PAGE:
Risks to Owners of In House Construction When Projects are Over Budget
If the lowest compliant bid exceeds the Owner’s budgeted amount, and the Owner is unwilling or unable to award a contract at the bid price but is unwilling to abandon the project, the following guidelines for a course of action are recommended:
- Where the amount by which the bid price must be reduced is less than 15% of the lowest compliant bid, the first step should be to negotiate with the lowest compliant bidder (only) to identify changes in the scope or quality of the work and a corresponding bid price reduction. Where the Owner and lowest compliant bidder can agree on acceptable changes and a corresponding bid price reduction, the changes should be documented as a post-bid addendum and the contract, based on the negotiated reduced price, should be awarded to the lowest compliant bidder. However, where acceptable changes and a corresponding bid price reduction cannot be successfully negotiated with the lowest compliant bidder, the second step should be to re-bid on modified Bid Documents under a new bid call. Negotiations should be limited exclusively to the lowest compliant bidder.
- Where the amount by which the bid price must be reduced exceeds 15% of the lowest compliant bid, the bidcalling authority may immediately undertake either of the preceding steps described above, at its discretion. That is, the Owner may negotiate with the lowest compliant bidder first to re-bid on modified Bid Documents without any attempt to negotiate.
Re-bidding should be avoided whenever possible because of the additional time and costs incurred by all parties. Where a re-bid is unavoidable, the Bid Documents should be sufficiently modified to achieve a reduced bid price that will be acceptable to the Owner.
A standard ‘privilege clause’ in the bidding requirements would give the Owner the right to not accept any bid, thereby permitting the Owner to either abandon the project or reject all bids, and subsequently invite a re-bid on modified Bid Documents under a new bid call. However, since it is recommended that the Owner negotiate with the lowest compliant bidder in some circumstances, it is important that the bidding requirements include a clause giving the Owner, if necessary, the right to negotiate a reduced price with the lowest compliant bidder.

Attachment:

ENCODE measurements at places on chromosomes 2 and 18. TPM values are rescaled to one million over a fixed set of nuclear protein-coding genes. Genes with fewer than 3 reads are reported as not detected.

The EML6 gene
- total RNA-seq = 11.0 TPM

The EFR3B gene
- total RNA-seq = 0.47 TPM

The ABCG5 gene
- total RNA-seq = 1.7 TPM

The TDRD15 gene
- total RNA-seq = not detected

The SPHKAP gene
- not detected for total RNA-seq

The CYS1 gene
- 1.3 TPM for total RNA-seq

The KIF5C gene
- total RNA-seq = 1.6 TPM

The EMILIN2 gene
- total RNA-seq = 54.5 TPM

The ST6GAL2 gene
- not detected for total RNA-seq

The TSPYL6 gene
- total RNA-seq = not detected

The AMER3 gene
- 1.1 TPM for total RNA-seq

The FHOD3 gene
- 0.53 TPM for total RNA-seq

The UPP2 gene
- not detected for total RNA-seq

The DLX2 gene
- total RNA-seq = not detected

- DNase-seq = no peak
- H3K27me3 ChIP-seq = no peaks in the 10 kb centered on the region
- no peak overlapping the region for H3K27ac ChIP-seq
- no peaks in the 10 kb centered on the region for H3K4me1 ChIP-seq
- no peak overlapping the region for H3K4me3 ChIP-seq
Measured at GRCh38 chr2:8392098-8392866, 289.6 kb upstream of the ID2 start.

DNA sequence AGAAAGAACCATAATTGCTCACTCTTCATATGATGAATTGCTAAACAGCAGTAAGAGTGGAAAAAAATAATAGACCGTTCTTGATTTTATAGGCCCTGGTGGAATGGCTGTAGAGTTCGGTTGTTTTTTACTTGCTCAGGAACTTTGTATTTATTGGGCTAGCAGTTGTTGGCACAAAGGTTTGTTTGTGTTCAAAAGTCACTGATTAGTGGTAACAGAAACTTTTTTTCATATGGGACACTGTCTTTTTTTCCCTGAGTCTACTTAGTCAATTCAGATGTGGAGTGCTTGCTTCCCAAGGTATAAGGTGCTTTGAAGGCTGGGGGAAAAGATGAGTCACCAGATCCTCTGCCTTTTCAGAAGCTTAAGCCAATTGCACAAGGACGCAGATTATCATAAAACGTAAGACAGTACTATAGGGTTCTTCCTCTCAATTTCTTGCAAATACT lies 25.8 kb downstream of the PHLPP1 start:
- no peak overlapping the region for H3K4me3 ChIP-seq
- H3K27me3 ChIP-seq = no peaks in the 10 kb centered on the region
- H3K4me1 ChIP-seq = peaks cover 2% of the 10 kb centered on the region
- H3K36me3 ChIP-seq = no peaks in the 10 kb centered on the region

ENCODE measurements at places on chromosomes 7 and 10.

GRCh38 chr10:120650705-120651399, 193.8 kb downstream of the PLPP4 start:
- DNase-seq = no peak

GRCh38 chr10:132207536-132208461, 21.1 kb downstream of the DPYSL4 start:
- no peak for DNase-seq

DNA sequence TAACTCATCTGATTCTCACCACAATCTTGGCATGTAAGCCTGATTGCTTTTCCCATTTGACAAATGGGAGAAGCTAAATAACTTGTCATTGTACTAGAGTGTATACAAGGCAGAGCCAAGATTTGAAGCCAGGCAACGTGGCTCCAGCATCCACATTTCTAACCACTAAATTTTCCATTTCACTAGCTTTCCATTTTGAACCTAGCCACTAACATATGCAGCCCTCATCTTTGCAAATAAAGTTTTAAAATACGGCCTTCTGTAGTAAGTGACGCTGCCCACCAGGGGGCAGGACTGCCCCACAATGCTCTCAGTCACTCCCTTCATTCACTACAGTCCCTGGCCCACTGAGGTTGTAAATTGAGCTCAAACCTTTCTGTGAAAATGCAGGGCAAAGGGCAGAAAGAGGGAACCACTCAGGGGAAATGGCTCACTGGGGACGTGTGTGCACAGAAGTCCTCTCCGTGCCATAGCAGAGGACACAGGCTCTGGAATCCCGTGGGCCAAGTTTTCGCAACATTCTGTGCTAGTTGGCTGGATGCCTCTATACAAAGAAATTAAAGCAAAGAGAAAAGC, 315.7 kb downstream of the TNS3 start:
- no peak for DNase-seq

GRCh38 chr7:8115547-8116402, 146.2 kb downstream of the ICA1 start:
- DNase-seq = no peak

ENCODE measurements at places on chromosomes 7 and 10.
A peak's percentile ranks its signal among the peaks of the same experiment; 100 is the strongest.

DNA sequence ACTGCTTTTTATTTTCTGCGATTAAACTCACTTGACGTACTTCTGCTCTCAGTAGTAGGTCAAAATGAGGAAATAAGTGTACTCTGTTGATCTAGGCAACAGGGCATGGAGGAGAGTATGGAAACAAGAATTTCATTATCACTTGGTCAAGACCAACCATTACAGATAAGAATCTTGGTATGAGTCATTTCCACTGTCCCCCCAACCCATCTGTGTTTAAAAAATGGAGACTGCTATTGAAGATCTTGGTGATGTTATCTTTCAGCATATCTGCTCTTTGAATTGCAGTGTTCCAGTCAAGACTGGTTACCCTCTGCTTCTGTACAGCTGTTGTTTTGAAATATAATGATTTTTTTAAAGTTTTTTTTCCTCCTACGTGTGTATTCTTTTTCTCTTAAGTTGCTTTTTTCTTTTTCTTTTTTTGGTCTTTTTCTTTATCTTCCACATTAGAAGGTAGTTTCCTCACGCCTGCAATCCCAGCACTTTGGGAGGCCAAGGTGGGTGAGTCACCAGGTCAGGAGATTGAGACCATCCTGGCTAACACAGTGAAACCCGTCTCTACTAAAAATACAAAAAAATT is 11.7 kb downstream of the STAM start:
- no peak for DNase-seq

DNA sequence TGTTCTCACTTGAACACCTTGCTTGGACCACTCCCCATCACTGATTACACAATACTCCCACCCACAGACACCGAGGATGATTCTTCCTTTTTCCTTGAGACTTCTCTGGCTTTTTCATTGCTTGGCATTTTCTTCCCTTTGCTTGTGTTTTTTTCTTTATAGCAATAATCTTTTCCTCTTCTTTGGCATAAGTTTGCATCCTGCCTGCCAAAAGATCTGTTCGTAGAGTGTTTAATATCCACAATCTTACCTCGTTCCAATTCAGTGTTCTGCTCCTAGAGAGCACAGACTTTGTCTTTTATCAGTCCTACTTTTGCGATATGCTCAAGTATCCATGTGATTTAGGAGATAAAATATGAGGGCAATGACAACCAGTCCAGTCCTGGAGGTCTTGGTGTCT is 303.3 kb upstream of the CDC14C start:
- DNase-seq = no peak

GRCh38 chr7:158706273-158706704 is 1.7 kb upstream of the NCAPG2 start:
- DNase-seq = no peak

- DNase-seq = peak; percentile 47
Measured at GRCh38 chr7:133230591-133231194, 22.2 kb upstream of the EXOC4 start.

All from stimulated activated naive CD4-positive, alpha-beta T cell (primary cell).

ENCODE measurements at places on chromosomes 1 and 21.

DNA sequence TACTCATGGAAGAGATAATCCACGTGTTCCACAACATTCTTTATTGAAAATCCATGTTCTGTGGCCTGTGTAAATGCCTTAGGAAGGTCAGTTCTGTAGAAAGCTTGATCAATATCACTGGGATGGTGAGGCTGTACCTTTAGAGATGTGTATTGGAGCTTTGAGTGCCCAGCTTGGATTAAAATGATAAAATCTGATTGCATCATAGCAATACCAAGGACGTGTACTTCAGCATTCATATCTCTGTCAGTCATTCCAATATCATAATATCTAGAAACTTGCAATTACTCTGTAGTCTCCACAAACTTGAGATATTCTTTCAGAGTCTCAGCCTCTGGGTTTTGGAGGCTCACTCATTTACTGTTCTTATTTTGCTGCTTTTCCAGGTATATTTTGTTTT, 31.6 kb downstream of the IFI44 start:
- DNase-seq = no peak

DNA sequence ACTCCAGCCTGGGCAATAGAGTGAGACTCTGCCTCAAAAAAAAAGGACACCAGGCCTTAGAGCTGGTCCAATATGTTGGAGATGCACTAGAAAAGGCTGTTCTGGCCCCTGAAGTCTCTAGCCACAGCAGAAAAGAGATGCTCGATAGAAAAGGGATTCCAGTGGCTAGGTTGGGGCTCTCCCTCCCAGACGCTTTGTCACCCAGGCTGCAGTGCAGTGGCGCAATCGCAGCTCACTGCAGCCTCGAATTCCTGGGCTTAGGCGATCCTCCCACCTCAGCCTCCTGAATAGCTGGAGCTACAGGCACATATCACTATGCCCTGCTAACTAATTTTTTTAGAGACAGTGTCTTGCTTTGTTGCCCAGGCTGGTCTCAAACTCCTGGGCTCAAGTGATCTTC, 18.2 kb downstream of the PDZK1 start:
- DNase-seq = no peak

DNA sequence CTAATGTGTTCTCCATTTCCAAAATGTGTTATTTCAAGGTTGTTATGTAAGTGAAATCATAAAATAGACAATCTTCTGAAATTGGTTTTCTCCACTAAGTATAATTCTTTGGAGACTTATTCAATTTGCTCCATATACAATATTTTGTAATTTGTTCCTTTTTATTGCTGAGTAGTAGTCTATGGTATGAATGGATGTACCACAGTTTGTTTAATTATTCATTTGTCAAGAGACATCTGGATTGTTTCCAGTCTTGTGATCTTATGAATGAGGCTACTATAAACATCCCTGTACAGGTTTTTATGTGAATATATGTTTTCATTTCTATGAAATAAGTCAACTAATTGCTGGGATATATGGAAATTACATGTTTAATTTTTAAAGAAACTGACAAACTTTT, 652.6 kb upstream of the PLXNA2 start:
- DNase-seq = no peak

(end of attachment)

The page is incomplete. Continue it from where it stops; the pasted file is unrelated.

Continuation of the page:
The risks for Owners to convert to in house forces when a project is over budget are:
- The trade prices received by the prime contractor are proprietary to that prime.
- When the Owner takes on this role they become a NON preferred Owner by the industry. Future projects will be viewed in a different light. See Construction File of January 2006, Maximizing the Competitive Bid.
- The Owner may not be addressing the same General Conditions of the prime contract as the prime contractor.
- Is it really under budget when the final price comes in i.e. all direct costs and overhead accounted for?
- A change in contracting structure will impact the relationship with the consultants and may result in increased fees.
- The Owner loses the benefit of a fixed price contract and now has to absorb labour and material escalation.
- The Owner must have in-house expertise to evaluate tenders and procedures.
- Does the Owner understand Division 1 requirements i.e. safety, insurance, contract security, shop drawing review, maintenance manuals?
- The value of the Superintendent is negated; who does the on-site coordination, job scheduling, project management, material procurement etc?
- Owner now has safety responsibilities as Prime Contractor of a multiple employer worksite. If an accident occurs it may impact WCB rates and may move the Owner from one class of WCB rates i.e. supervisory staff to construction rates.
- Owner is now responsible for regular quality control expertise, coordinating and administering latent defects, and warranty costs.
- Owner is now taking on the prime contractors risk with respect to trade contractor failure. This risk now carries upwards in the Owner’s governing structure i.e. to a Board of Directors.
- The Owner assumes the insurance and bonding responsibilities which should be maintained for the project.